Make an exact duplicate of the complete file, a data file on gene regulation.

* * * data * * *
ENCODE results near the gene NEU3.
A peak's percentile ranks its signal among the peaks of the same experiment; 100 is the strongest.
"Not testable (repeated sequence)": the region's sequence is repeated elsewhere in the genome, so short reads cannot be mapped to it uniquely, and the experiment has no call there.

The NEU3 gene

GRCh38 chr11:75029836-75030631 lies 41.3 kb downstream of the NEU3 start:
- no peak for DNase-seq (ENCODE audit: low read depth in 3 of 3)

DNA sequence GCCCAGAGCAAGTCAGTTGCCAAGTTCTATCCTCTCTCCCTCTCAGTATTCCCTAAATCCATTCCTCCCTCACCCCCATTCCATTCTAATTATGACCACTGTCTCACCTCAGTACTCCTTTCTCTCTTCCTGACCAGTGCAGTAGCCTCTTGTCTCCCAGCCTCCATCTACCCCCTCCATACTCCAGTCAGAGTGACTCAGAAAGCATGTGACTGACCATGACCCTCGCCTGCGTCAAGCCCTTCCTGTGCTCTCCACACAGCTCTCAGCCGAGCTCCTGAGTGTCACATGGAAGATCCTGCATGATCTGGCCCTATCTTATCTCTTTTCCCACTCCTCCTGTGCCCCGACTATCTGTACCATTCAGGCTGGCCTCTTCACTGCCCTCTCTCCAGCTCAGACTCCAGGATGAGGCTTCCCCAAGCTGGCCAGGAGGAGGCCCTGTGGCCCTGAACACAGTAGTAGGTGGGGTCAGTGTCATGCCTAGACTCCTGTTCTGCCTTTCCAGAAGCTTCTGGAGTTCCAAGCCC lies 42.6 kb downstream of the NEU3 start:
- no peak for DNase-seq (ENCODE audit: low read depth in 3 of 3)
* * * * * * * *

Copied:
ENCODE results near the gene NEU3.
A peak's percentile ranks its signal among the peaks of the same experiment; 100 is the strongest.
"Not testable (repeated sequence)": the region's sequence is repeated elsewhere in the genome, so short reads cannot be mapped to it uniquely, and the experiment has no call there.

The NEU3 gene

GRCh38 chr11:75029836-75030631 lies 41.3 kb downstream of the NEU3 start:
- no peak for DNase-seq (ENCODE audit: low read depth in 3 of 3)

DNA sequence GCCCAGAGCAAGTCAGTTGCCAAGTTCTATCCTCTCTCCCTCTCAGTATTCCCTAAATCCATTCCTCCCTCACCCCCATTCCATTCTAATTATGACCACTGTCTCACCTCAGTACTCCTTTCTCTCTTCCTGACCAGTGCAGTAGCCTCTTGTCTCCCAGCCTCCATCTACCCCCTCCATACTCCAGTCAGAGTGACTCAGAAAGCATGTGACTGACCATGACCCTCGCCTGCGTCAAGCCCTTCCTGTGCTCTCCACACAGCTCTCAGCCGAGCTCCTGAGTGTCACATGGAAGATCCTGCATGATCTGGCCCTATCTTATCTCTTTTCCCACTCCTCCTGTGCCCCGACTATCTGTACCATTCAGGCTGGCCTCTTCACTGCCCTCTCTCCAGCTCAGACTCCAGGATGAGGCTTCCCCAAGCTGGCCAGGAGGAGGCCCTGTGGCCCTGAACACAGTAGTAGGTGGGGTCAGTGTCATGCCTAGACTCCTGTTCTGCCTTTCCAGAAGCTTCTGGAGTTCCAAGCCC lies 42.6 kb downstream of the NEU3 start:
- no peak for DNase-seq (ENCODE audit: low read depth in 3 of 3)